Basil – Harvested Correctly, this Crop will Give & GiveAugust 05, 2011
Know how to harvest basil?
Done right, basil plants will produce for a long time. Picked the wrong way, these tasty herbs will give up the ghost quickly. Fortunately, it’s pretty easy to do it right. Here’s how:
Most of the time, I’m going to suggest you don’t “top” your plants. However, in the case of some perennials and many annuals, taking out the tip buds can be a good thing.
The tip bud of a branch excretes a hormone that tells all the little buds on that branch what to do. If you take out that bud by tipping, those little lateral buds at the base of each leaf are released from hormonal shackles. And, those buds open up and form new shoots and leaves. This is a good trick — done right — to get plants like basil to keep growing for us even as we harvest from them.
It is NOT a good method for pruning trees and shrubs — but that’s a longer explanation for another post.
Within a week or so — depending on weather, watering, nutrients, etc… — after you take out tip shoots from your basil, the buds just below the point where you harvested will open up and form new shoots. The plant will stay fairly compact and very bushy. And, you’ll be able to repeat the process over and over again throughout the season. (The next time you pinch, try not to pinch below the point where you pinched last time.)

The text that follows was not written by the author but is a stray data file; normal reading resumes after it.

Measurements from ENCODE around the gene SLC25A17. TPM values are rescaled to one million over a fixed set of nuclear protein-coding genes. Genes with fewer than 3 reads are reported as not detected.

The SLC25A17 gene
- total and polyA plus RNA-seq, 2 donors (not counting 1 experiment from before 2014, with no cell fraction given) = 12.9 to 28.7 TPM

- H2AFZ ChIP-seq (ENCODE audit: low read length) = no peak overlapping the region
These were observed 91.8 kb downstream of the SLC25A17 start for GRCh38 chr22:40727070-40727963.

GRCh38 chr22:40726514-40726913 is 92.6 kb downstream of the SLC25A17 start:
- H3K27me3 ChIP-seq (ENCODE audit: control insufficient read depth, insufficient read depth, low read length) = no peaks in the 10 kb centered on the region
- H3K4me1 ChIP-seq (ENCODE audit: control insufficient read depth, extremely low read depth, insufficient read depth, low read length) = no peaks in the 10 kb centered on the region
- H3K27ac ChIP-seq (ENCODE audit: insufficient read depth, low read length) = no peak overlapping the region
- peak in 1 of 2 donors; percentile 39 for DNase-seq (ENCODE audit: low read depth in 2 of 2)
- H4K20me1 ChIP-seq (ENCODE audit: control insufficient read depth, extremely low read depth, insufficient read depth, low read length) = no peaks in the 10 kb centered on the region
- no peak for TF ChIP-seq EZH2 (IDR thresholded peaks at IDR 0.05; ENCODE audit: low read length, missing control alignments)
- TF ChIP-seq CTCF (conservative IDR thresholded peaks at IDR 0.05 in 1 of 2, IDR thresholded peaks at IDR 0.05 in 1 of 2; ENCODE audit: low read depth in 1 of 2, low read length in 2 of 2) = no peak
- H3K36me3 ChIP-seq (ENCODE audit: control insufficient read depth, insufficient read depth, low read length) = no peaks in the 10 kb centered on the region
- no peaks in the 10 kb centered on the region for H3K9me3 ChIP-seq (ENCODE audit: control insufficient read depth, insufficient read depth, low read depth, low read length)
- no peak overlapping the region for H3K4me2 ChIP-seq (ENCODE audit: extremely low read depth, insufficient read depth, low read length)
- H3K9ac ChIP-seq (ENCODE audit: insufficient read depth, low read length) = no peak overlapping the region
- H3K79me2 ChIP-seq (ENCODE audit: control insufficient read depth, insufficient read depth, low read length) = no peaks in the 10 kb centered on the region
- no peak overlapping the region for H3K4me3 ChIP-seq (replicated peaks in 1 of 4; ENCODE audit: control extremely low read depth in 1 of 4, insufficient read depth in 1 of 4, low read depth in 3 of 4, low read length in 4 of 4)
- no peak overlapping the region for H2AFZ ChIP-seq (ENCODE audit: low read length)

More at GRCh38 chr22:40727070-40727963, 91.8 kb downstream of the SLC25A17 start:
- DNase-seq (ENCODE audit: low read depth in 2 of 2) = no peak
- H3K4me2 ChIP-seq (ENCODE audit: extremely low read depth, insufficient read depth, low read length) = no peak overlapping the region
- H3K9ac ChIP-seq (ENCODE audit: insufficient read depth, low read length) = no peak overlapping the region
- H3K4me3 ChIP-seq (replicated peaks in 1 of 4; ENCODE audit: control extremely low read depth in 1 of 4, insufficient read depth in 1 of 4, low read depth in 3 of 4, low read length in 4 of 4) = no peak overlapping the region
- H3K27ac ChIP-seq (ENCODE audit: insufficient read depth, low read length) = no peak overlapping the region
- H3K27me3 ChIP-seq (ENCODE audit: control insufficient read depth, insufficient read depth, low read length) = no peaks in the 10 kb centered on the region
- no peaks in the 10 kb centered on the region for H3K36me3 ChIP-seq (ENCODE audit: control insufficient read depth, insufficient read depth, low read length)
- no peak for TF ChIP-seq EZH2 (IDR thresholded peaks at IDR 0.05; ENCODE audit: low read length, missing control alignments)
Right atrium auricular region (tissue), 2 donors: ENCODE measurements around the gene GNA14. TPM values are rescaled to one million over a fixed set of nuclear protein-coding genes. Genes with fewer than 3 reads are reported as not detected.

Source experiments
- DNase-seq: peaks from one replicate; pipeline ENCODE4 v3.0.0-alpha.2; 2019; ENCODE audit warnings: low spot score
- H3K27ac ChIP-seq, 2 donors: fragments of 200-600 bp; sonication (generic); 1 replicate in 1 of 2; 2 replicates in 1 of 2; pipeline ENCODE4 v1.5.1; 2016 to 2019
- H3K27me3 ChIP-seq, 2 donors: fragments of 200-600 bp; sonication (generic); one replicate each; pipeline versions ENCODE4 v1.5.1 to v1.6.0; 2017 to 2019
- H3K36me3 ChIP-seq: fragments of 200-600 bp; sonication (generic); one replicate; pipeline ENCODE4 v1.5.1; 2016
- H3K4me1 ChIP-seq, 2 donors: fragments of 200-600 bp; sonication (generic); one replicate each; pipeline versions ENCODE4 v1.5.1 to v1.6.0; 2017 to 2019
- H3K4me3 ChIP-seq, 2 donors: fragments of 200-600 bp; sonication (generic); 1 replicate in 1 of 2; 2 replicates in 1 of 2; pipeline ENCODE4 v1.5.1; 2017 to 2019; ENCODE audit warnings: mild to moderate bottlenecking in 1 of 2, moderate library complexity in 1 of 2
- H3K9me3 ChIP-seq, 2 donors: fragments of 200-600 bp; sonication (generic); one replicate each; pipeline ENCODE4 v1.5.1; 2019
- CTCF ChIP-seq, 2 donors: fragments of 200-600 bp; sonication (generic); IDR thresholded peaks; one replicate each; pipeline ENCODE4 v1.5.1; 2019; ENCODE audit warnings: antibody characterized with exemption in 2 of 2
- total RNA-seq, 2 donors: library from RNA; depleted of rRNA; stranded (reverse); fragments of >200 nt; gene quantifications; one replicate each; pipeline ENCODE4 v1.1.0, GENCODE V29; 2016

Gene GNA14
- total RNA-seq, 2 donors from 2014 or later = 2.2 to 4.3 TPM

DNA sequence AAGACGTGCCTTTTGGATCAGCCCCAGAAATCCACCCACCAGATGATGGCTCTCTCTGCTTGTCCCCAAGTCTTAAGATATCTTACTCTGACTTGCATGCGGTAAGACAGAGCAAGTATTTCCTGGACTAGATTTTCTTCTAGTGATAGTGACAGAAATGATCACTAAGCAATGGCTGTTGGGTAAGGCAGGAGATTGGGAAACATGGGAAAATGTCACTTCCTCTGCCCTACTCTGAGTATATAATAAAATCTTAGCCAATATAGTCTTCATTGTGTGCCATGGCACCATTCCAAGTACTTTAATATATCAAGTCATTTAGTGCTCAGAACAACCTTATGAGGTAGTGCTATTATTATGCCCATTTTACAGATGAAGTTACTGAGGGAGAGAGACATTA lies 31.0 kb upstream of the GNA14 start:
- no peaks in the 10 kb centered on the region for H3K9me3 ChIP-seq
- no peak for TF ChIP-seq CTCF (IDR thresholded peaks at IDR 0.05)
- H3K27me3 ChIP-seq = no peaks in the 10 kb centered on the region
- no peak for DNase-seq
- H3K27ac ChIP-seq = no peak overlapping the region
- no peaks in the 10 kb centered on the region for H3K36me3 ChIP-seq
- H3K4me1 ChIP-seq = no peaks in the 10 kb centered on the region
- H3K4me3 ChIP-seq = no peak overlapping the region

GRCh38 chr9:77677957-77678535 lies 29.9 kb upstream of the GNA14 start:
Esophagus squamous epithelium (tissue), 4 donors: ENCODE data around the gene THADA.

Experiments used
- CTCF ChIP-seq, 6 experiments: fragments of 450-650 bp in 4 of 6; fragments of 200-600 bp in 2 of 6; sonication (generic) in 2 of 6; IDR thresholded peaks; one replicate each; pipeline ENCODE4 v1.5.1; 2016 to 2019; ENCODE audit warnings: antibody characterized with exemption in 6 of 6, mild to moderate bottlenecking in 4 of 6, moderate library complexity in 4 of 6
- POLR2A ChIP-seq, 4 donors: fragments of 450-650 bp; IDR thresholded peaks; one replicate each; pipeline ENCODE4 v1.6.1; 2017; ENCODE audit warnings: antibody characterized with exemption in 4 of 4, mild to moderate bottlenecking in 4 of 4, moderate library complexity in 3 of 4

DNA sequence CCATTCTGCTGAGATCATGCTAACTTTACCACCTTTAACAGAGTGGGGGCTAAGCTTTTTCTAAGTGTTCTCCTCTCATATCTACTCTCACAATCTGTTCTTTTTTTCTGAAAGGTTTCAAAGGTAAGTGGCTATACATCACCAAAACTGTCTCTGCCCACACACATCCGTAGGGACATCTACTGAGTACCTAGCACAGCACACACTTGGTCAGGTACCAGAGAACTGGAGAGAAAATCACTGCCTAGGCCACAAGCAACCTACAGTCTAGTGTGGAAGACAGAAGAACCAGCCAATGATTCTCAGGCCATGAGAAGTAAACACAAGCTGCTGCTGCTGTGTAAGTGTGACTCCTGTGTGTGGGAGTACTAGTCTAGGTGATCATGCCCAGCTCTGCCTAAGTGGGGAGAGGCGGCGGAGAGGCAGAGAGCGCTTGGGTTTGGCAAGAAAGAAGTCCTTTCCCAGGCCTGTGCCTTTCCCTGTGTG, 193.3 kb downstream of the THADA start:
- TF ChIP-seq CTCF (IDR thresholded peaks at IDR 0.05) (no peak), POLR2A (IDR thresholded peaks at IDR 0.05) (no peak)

And, it’s important that you do repeat the process regularly. Tip buds on basil will eventually try to become flower buds. If the plant begins to flower and go to seed, it will lose flavor, potentially become woody and have less resilience for forming new, tasty tender shoots. However, if you pinch out those tip buds even if they’re showing signs of becoming a flower, you can keep that delicious growing cycle going.
If your plant does have lots of really big lateral leaves that are shading out the interior of the plant, you might harvest a few of these, but don’t take all of them. Removing just leaves and removing a lot of them can put a significant drain on the plant and cause it to decline rapidly.
If pinching regularly means you’re harvesting more basil than you can eat right away, make a batch of pesto to freeze for winter. Or, freeze fresh leaves in a re-sealable bag. You can add to the bag throughout the growing season. Then, in winter, when you’re making a marinara or something else that calls for cooked basil, grab a handful and crunch it into your pot. Don’t defrost it first; its easier to work with frozen. And, yes, basil tastes much better frozen than dried. Unfortunately, it doesn’t keep its beautiful color in the freezer, so best to use it in cooked foods.
Oh, and if you’ve never had a green thumb before, this kind of pinching will make you a veteran green thumb in no time — pretty much guaranteed!